Winter Tips from a Rain Expert

Dec 1st, 2012

Winter: it’s coming, whether we like it or not.

Many bike travelers like to keep their chops up in winter by commuting or overnighting to cabins, and why not? Once you get the hang of it, winter biking can be pretty sweet.

Here in the Pacific Northwest, winter means lots of rain. As a native-born Portlander who has been biking seriously since 1999, I think of myself as a bit of a rain expert. Today I’d like to share my field-tested tips on becoming a happy winter cyclist.

On Your Body

The author smiles wryly wearing a wool cycling cap under a helmet.
Little Package cap and Helmuffs.
Heather Andrews

A cyclist’s two best friends in winter are raingear and wool.

I’ve been wearing my Showers Pass raingear since 2008, and it’s still serving me well. In fact, one of my favorite parts of biking in winter is wearing my rain jacket – it has a chest pocket and I can situate my iPhone to listen to music sans headphones while I ride.

Even when it’s not raining, good raingear will help keep you insulated and warm. One January morning when it was 15º F, I did just fine on my hour-long commute wearing an extra layer of wool under my raingear – until I stopped at an outdoor gathering. In just a few minutes the extra heat was gone, and I was miserable. The point? It’s very possible to keep warm while biking by relying on an extra layer and your self-generated body heat. But don’t stop!

If you dislike technical fabrics or standard raingear sizing doesn’t fit, another option is to get yourself a wool peacoat. It takes a while to dry off once it’s wet, but it will keep you warm in the meantime. And the weight of all that wet wool may give your shoulders a workout as well.

Once you discover quality wool clothing, you’ll never want to wear anything else. Wool insulates you even when it’s wet, and it comes in a variety of fabric weights. It’s priced according to its amazingness, so if you’re nervous about the investment, start small with a pair of Smartwool socks or nab a wool sweater at your local thrift store.

On your head, a good wool cap will help keep heat in your body. Little Package makes great wool caps designed to fit under your helmet (including some models with an ear cover you can flip down when needed). The visor on caps also keeps rain from getting in your eyes as you ride. If your ears tend to get cold, consider looking for a pair of Helmuffs, which slip on to your helmet straps.

Good gloves make a huge difference as well—for the coldest days I recommend Pearl Izumi’s lobster gloves. I’ve also got a pair of Smartwool Cozy Gloves, and Windstopper Gloves for rainy days. Depending on the weather and other circumstances, I’ll choose which gloves will best fit the ride each morning.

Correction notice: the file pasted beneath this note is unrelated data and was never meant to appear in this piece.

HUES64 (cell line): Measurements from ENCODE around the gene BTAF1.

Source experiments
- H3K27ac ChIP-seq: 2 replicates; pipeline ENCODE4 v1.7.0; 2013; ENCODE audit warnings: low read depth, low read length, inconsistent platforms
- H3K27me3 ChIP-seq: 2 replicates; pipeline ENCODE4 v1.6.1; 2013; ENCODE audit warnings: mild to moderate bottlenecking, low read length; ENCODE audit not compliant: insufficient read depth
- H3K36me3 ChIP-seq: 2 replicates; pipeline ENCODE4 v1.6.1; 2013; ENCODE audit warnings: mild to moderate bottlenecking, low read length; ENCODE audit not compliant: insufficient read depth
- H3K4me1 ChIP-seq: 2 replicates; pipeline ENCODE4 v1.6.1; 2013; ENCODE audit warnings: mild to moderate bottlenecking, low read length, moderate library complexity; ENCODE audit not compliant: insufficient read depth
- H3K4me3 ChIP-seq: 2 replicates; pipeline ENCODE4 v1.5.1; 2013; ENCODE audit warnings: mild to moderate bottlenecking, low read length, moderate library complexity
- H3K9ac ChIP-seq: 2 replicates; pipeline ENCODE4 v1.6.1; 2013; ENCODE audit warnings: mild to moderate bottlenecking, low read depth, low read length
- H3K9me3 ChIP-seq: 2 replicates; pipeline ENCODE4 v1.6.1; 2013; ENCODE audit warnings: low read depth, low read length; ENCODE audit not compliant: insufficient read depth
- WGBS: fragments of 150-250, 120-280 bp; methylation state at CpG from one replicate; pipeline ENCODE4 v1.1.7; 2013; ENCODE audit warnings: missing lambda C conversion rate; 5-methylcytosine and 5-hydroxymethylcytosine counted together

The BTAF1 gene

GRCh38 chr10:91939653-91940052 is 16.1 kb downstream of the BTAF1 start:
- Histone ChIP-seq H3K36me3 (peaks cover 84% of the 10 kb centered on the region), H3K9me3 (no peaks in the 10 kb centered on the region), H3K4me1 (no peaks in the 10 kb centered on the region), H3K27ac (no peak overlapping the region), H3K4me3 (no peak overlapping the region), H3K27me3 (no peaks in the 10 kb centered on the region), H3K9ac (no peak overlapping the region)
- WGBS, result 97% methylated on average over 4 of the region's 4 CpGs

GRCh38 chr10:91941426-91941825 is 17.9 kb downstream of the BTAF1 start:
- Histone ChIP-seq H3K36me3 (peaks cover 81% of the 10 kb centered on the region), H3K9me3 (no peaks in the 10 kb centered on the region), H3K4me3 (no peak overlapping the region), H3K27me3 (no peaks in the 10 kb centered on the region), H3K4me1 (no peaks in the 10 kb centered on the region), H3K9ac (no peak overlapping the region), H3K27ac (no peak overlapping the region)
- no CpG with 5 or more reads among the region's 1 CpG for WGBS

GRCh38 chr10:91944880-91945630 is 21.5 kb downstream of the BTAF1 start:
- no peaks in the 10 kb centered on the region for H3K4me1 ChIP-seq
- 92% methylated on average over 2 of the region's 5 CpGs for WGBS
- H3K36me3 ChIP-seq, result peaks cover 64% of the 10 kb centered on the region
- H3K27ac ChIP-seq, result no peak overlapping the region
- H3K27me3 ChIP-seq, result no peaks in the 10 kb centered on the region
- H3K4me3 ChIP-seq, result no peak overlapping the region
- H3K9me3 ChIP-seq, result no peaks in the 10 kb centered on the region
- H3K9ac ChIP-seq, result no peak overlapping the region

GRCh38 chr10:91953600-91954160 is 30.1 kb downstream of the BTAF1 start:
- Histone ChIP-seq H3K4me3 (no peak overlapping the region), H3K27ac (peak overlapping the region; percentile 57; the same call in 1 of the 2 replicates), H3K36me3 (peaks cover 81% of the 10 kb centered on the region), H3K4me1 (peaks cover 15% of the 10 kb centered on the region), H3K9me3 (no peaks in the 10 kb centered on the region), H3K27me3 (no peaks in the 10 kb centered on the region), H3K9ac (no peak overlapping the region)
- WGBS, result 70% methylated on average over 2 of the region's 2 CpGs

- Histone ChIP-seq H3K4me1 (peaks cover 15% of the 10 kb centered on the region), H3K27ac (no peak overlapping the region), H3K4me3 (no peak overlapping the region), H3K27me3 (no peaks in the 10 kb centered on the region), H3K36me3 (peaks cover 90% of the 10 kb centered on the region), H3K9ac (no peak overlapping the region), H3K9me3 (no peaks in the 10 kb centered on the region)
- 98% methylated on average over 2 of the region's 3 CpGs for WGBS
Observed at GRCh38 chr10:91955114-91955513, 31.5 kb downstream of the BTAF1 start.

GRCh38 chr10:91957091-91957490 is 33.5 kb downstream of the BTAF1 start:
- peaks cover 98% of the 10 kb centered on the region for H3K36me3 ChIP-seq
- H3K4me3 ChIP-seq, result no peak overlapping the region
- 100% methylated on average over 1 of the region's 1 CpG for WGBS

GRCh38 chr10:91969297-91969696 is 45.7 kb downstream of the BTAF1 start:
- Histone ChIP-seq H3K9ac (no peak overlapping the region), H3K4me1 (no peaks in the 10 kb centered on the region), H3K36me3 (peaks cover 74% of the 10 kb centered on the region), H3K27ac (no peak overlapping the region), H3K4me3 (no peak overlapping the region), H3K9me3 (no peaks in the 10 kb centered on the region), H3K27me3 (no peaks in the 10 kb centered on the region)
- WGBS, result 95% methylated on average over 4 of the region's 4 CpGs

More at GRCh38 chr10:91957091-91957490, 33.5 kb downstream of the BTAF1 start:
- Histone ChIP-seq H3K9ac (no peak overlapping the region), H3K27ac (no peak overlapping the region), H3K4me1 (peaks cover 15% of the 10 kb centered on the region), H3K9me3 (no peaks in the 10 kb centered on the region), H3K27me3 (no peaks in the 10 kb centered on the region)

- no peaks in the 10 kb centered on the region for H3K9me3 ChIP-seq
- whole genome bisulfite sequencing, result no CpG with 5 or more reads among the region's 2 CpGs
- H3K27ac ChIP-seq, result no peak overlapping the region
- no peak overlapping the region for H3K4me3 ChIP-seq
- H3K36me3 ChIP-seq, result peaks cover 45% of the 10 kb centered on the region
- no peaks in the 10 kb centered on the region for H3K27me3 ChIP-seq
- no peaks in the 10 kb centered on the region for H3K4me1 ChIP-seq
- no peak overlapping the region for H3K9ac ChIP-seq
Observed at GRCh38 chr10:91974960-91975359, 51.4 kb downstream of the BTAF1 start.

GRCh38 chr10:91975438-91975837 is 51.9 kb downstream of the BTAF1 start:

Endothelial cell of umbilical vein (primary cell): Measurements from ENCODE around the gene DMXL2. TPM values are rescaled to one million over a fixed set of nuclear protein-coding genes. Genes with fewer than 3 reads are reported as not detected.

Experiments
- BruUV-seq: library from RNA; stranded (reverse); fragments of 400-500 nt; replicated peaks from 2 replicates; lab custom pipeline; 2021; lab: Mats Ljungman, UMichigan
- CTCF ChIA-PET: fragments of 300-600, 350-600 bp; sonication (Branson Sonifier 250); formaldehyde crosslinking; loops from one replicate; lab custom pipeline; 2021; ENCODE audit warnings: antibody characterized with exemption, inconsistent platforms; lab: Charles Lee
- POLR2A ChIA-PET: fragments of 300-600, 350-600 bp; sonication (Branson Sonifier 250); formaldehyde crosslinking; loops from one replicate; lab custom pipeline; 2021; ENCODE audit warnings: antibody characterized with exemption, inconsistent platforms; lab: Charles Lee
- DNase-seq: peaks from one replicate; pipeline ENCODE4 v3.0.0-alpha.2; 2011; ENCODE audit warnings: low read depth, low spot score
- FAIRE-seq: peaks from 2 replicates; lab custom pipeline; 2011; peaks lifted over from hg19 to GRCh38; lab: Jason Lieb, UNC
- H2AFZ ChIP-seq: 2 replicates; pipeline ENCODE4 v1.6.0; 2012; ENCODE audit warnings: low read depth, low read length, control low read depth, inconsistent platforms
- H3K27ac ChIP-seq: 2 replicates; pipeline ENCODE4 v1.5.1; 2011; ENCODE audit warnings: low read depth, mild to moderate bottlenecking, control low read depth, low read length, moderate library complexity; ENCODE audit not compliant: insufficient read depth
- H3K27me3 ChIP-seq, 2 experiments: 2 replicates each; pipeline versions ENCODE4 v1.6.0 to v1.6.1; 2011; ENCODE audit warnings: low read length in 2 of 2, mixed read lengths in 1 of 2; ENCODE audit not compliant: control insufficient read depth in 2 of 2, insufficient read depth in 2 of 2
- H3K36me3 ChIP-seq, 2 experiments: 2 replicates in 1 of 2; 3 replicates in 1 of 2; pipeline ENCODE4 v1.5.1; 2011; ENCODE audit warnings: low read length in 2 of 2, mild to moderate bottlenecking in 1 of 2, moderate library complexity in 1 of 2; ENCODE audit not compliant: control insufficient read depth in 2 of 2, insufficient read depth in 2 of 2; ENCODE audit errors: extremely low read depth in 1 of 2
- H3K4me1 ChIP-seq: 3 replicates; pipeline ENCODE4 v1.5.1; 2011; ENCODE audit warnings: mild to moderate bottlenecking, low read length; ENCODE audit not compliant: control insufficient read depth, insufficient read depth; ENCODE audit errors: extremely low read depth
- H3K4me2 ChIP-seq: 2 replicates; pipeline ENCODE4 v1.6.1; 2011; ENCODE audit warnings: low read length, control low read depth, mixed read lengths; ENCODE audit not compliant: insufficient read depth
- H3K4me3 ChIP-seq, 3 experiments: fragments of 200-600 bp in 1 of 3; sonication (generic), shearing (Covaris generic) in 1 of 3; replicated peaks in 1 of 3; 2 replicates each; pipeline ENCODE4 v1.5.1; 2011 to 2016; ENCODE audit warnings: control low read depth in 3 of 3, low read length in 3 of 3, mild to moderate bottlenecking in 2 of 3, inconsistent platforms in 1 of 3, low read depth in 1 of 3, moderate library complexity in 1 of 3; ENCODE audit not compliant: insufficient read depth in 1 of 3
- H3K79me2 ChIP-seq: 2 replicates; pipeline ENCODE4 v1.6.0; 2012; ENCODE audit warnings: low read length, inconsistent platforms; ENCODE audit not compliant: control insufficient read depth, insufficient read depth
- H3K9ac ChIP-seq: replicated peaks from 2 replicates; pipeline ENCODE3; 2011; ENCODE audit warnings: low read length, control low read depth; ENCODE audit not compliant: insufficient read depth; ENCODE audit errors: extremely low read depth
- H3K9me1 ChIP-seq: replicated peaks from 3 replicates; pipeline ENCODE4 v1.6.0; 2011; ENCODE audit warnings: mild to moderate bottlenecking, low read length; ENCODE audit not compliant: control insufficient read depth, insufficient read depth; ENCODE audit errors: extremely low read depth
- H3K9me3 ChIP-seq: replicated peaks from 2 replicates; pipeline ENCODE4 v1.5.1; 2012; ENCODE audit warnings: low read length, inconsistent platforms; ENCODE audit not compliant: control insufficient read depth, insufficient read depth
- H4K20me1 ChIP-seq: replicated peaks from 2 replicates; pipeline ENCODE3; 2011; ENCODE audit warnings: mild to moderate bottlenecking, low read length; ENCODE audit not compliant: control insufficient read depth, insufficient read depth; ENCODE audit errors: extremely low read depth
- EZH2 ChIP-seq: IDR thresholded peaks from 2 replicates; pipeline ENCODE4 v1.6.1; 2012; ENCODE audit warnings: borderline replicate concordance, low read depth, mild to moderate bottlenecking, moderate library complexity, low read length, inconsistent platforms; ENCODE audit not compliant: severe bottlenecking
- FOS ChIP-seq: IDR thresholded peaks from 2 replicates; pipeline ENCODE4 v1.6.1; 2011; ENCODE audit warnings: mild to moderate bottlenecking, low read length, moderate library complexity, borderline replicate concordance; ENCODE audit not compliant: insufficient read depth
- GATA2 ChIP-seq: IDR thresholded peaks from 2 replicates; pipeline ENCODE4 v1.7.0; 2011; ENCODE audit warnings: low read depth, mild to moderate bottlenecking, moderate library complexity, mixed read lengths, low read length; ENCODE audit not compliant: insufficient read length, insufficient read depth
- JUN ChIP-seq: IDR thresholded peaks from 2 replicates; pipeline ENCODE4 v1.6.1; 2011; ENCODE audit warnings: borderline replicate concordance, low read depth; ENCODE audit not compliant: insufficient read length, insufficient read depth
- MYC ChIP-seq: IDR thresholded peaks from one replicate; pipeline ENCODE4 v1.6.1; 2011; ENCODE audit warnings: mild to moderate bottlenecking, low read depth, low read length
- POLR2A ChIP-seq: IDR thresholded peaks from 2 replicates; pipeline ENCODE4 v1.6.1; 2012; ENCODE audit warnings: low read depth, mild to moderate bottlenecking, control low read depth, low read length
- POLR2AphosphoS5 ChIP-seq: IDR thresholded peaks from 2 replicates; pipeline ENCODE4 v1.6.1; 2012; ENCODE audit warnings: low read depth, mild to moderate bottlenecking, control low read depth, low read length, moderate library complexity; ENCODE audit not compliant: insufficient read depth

On Your Bike

Close up on a mental fender
Nifty Swifty tires have an attractive checkerboard tread that grips the wet pavement. Hammered aluminum Honjo fenders keep the bulk of flying water off of your clothes.
Heather Andrews

Your bike’s two best friends in wintertime are tires and fenders.

There are some great tires available for adverse road conditions. In rainy Portland, Continental Ultra Gatorskins and Schwalbe Marathons are quite popular. My bike has a non-standard wheel size, so I’m currently riding Nifty Swifties, which have a stylish checkerboard tread pattern. If you ride in an icy or snowy region (or you’d like to be really prepared) you can even find studded bike tires and bike tire chains (check your local bike shop before you shop online)!

Fenders are a must in areas where there’s a lot of water on the ground. A rear fender will prevent the dreaded “freshman stripe,” and a front fender will keep water from spraying onto your pants and shoes. (Wearing a pair of waterproof shoes or shoe covers doesn’t hurt.) If you’re a seasoned touring cyclist you likely already have fenders. If not, Planet Bike offers some low-cost fender options.

A detail that many of my fellow rain experts overlook is keeping your saddle dry. Sometimes it’s not raining enough to necessitate rain pants, but sitting on a wet saddle isn’t very inviting. Consider carrying a plastic bag or shower cap around to cover your saddle while you’re off the bike. You can even store it between the rails underneath when you ride!


Shorter days and dark rain clouds mean a good lighting system is imperative! If you primarily ride in suburban or rural areas, I’d recommend going as bright as you can, with a rechargeable battery. (Heck, I recommend that even if you’re in the city.) I’ve been using the MiNewt Dual and Planet Bike SuperFlash since 2007, but the Light and Motion 550 is tempting for the next time I need a light. The holidays are a great time to gift a new lighting system to the special cyclist in your life.

The author rides in the rain under a red poncho
Testing a rain cape.
Heather Andrews


Using your brain is also imperative in winter. After all, keeping your toes warm and dry won’t mean much if you crash. When the road is wet, always allow for increased braking distance. Ride predictably, defensively, and safely. Remember that metal (railroad tracks, manhole covers) is extra slippery when wet! If snow and ice are more likely than rain in your area, be sure to hook into the community at IceBike.

Riding in the rain can still be a joy when you equip your bike and body for the weather. Accepting the rain and adequately bracing yourself for it can be liberating. This winter, I hope you find yourself undaunted by rain when you need to escape the stuffy house for a few hours to get on the road. Soggy travels, friends!

A Winter Biking Guide!

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